There are three aspects of CIC’s response to the question above that I wish to elaborate on.  The first is where individuals can locate information about a program’s language requirements on the CIC website.  The second is the distinction between the Canadian Language Benchmark (“CLB”) and the IELTS bandscores, and how to calculate equivalence.  Finally, I will also address whether there are language requirements to becoming a temporary foreign worker.

The Languages Manual

The CIC website publishes all of its publicly available program manuals on its website here.  While there are some private manuals that can only be accessed through Access to Information Act requests, they probably only significantly impact to 5 – 10% of people interact with CIC. 

Operational bulletins and manuals - language

As shown in the image above, in order to simply its language requirements, CIC has consolidated its language requirements into a single, online manual on its website.  The languages manual is divided into the following sections:

Except for the language requirements for the Temporary Foreign Worker Program (“TFWP”), which is discussed below, the manuals above comprehensively describe most of the language requirements for CIC’s various programs.

CLB vs. IELTS

It is important that prospective applicants distinguish between their IELTS scores and the CLB.  This can be especially confusing to people considering that the scoring system looks similar.

The CLB is the national standard used in Canada for describing, measuring, and recognizing the English language proficiency of adult immigrants and prospective immigrants for living and working in Canada. It classifies English language ability according to 13 language benchmarks.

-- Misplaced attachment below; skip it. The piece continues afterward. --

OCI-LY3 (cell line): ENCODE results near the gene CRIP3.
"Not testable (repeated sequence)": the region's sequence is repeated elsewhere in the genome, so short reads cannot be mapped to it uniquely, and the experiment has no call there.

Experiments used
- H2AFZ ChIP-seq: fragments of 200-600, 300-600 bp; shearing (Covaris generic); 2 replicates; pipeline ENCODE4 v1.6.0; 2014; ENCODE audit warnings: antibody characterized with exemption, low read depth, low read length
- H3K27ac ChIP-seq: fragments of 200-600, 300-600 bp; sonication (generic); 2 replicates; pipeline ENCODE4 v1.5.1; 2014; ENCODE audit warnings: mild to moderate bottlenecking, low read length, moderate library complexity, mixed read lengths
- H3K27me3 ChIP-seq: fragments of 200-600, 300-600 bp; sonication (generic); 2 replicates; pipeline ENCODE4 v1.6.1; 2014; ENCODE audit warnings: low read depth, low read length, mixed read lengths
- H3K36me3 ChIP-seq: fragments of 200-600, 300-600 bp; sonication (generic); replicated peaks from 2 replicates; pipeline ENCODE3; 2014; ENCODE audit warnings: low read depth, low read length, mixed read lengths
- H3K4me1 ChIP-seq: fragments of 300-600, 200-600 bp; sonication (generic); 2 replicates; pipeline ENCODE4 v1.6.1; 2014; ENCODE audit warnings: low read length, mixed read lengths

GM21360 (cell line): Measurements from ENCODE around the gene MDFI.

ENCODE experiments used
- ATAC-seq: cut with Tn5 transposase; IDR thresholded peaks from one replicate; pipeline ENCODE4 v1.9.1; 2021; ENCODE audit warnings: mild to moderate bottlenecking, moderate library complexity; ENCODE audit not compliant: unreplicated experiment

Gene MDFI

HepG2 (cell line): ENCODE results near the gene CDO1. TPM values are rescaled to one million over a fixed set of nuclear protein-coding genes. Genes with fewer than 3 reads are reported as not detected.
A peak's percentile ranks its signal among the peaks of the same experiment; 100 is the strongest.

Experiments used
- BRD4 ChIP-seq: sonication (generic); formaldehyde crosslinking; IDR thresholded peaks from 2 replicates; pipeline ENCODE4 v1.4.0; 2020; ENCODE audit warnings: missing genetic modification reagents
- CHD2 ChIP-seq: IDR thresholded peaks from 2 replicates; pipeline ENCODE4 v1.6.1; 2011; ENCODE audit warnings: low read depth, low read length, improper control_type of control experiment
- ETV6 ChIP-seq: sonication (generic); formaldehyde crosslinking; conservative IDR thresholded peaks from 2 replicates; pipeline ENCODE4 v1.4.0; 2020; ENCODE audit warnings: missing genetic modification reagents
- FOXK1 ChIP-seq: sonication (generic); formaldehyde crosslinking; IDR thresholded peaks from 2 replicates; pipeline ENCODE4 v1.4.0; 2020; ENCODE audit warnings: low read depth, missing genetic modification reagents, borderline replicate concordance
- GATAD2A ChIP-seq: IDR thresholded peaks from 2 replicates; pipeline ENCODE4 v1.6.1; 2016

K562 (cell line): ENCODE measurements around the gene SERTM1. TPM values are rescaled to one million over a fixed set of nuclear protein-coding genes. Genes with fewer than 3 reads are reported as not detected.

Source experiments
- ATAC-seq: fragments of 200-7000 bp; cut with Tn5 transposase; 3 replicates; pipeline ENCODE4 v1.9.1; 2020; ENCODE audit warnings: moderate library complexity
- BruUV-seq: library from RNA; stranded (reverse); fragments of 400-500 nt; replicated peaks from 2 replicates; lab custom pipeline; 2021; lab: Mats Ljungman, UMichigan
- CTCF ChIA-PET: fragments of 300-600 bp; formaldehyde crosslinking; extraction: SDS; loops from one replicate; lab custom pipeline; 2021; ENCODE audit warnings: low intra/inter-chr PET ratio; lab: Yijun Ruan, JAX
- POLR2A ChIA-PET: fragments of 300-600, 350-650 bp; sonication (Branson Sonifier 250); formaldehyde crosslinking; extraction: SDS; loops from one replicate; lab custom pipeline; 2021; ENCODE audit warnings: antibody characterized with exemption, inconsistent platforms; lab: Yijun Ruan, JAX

The IELTS are one of the language tests that the Respondent has designated as being an acceptable test to asses an applicant’s CLB.  There are nine IELTS band levels, and CIC has produced numerous charts on its website showing equivalencies of the 9 IELTS bands to the 13 CLB levels.

Language test equivalency charts

The distinction is important.  I occasionally meet individuals who did not apply for the Canadian Experience Class (“CEC”) because they were told that they needed a 5.0 in all language abilities.  While this is technically true, the “5.0 requirement” refers to CLB, not IELTS.  As shown above, an IELTS Listening Score of 4.0 is equal to a CLB score of 5.0.  Hence, these individuals erred in assuming that they were not eligible.  As the CEC has application caps, delaying applying to unnecessarily re-write the IELTS can have significant detrimental consequences.

The Temporary Foreign Worker Program

Many people mistakenly assume that the TFWP does not have language requirements.  Work Permit applicants accordingly often question CIC’s authority to request proof of language ability during the Work Permit application process, which is becoming increasingly common.

Section 8.3 of the CIC’s Temporary Foreign Worker Manual states:

 R 200 (3) (a) states that: